How to Meditate, Interview – April 1, 2011
HTM: How did you get started with meditation? When did you begin meditating?
Tebbe: I began meditating on my own after reading some books on Buddhism, particularly The Compass of Zen by Zen master Seung Sahn. I'd went through a particularly tough breakup with a girlfriend at the time. This was around 2001 I guess. I was an angry young guy and the world centered around me - I deserved the breakup. It helped me grow. So, after I spent upwards of a year depressed and feeling sorry for myself, my sister sent me a copy of The Tao Te Ching (the Richard Wilhelm edition). I was drawn in from those opening lines:
"The Dao that can be expressed
is not the eternal Dao.
The name that can be named
is not the eternal name."
I'd never encountered anything like that before. That is how my interest in Eastern ways, if we can call them that, began. Slowly I began to read more and more books and came to realize that Zen was where my heart belonged. I wasn't prepared to sit with a group at this point, however.
So, aside from a couple visits to a local Dharma center and also the Indianapolis Zen Center later, my meditation practice was done at home. I remember reading online resources on how to construct an altar and I ordered a zafu and zabuton after I realized it kind of sucks sitting on pillows. Anyway, I'm getting ahead of myself. That's how it began.
HTM: In what way did you manage tough situations (the breakup, for example) before you found meditation?
Tebbe: Cigarettes. Marijuana. I didn't manage tough situations well. It's not like meditation is the be all, end all, mind you. It is and it isn't. Sitting on a cushion doesn't magically make one a better human being. That, at least in my case, takes work. Certainly it helps as a stabilizing force and allows me to process some of the stresses in my life in a more sobered way.
I think when I say meditation isn't everything, I'm going off of a very limited, narrow definition of meditation. Most people think of seated meditation, right? In that way, meditation is effective but not all pervading. There are some who would probably disagree with me. I've just not found it to be so. Meditation is attending to, and caring for, my relationships. It means working through a litany of compulsions and shadows and, also, it means sitting on a cushion.
HTM: What was it in particular that caused you realize that meditation was going to work for you? How did you come to know that you had found something important?
Tebbe: I like the simplicity of it. I was diagnosed with ADD at a young age, minus the hyperactive component, and had always struggled with concentrating on just one thing. With ADD, it's like there are so many things within your sphere of consciousness competing for your attention. Now, zazen is a very barebones practice. Whether following the breath or, as I often did initially, on some object to hold in my awareness, it allows one to develop the faculties necessary for what might be called "single-pointed concentration." But, I don't meditate everyday.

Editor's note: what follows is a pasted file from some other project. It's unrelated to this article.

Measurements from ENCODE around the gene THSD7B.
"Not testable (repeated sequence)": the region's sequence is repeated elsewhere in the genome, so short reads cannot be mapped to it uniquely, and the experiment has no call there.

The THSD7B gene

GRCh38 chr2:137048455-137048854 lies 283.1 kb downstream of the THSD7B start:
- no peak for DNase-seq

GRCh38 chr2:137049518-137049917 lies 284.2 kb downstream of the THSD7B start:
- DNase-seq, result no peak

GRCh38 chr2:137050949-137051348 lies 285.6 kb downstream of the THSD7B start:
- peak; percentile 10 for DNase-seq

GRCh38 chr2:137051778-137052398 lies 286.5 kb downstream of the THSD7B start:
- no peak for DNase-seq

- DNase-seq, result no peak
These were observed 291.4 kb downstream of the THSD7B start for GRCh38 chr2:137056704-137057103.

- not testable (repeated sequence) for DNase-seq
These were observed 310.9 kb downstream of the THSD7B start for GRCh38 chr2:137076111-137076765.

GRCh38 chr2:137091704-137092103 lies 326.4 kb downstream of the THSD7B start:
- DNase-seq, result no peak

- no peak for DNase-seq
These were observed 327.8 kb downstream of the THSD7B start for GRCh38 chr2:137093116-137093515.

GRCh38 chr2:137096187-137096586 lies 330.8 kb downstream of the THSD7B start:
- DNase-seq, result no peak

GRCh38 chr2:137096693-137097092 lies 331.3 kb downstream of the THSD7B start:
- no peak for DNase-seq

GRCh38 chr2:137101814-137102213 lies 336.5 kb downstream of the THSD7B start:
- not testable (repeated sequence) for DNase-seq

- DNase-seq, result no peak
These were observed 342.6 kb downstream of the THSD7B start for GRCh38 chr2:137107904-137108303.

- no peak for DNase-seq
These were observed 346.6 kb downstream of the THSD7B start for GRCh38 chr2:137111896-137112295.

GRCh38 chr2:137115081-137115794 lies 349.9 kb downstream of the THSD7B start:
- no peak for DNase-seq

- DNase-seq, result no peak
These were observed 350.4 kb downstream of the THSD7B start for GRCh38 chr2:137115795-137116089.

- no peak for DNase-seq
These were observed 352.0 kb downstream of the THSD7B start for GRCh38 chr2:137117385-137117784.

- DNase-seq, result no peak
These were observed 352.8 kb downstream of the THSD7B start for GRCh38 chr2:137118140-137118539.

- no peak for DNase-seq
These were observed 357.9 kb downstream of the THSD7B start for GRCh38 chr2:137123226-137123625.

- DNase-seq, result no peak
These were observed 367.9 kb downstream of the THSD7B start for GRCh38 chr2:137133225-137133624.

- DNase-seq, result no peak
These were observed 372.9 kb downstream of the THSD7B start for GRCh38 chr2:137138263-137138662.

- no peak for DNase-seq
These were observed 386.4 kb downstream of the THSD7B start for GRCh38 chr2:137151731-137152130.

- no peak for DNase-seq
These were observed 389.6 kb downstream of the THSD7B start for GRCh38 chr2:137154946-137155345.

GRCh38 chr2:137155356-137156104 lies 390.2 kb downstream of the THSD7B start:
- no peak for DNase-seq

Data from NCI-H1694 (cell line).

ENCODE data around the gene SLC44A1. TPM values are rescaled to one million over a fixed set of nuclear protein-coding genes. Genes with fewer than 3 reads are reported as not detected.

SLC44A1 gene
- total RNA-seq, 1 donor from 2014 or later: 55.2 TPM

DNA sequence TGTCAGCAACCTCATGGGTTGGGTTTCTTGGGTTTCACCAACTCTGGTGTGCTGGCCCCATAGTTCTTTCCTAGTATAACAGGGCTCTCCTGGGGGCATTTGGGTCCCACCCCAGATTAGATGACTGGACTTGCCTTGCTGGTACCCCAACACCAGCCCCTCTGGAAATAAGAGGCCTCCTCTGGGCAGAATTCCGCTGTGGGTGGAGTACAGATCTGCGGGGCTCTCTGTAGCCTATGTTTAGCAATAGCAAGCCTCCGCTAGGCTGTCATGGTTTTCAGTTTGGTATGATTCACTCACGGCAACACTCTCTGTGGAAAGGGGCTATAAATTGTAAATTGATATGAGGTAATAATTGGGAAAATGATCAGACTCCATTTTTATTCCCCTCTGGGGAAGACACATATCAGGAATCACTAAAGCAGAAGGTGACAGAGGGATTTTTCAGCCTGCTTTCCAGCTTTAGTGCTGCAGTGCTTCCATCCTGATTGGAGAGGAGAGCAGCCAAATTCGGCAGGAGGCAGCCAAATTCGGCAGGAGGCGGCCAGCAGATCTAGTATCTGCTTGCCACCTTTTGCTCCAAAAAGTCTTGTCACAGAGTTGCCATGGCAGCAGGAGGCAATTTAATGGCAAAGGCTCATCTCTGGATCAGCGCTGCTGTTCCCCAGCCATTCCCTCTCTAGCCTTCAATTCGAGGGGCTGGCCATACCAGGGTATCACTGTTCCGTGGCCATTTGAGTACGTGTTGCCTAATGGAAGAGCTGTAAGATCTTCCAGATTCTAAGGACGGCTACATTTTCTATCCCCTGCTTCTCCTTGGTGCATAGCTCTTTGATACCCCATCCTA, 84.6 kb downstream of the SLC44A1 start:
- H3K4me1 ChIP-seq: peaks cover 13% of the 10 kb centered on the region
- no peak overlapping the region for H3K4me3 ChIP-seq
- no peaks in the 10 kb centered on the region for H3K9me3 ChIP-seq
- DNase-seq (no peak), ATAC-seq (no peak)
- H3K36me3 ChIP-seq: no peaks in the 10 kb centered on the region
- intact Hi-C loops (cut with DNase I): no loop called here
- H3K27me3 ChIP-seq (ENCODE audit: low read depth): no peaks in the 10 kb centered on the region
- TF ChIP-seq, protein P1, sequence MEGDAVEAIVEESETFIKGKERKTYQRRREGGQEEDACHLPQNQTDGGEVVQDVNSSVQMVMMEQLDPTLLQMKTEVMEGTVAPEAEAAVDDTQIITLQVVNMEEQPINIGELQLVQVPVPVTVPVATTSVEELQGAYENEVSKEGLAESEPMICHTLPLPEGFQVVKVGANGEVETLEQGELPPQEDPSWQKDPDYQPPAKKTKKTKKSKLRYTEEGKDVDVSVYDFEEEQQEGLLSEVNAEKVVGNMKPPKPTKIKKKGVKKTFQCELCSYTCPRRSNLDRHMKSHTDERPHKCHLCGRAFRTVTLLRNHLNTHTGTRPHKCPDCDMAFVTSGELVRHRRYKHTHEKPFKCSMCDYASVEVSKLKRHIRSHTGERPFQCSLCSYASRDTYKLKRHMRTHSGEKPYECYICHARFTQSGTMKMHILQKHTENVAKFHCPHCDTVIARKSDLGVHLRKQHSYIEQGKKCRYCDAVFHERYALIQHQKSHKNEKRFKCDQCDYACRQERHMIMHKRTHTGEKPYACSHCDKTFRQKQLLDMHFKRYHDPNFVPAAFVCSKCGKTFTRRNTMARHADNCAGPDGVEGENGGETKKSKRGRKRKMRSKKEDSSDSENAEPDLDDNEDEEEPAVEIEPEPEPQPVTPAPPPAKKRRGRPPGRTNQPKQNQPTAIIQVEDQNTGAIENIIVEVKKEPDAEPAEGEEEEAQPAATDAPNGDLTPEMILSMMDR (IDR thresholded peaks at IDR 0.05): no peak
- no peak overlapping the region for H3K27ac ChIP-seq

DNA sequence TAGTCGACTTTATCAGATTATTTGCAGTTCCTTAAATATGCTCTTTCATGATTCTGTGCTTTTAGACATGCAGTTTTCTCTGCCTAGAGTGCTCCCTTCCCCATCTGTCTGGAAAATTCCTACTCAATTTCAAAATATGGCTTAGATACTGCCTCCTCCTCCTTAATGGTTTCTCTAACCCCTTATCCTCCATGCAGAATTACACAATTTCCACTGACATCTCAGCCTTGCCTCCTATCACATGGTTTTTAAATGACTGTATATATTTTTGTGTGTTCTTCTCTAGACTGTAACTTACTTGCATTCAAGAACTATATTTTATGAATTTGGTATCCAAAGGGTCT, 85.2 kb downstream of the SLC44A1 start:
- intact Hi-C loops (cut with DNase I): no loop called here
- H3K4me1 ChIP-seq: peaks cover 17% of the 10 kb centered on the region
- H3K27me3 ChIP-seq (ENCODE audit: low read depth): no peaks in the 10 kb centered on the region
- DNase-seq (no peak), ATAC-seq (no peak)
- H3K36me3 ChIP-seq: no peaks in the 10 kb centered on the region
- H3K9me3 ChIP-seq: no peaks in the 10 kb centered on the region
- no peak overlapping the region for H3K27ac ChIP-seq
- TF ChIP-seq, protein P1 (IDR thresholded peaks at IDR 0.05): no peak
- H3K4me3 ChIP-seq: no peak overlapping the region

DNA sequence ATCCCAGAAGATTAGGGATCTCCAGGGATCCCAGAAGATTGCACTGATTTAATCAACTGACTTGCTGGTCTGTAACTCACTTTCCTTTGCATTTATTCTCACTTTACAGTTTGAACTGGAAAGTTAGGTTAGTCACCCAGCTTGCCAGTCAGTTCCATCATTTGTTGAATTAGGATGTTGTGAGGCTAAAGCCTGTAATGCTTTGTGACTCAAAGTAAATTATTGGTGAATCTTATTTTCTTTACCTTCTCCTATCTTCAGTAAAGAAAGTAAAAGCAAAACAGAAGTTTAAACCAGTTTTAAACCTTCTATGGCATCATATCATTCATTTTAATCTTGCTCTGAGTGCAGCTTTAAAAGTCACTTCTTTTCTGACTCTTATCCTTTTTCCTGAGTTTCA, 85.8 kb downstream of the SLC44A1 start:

Or, perhaps I can quote Rev. Rinsen Weik of the Toledo Zen Center, who recently said, "I sit everyday, except for the days where I don't sit." It isn't a compulsion for me as it was initially. Certainly it's a strong component to Zen practice but its usefulness is really found in how that concentration you develop carries over in to everyday activity.
I spend a lot of time at a computer which, admittedly, probably isn't the most healthy of exercises for me. But, my work requires it of me and I love my work. A meditation practice allows me to not outright reject those things we may say are harmful or not beneficial in our practice, like spending long hours working at a computer. Instead, meditation practice simply allows me to accept my life on the terms my life presents to me. So, meditation allows me to deal with life on life's terms. I'll say that.
HTM: Your words "meditation allows me to deal with life on life's terms" says so much. It is this level of acceptance that makes for the dropping of would otherwise be a fight with circumstances or an attempt to force outcomes. I get that. So many of us still struggle with what life brings. Thank you.
Tebbe:Thanks for the opportunity.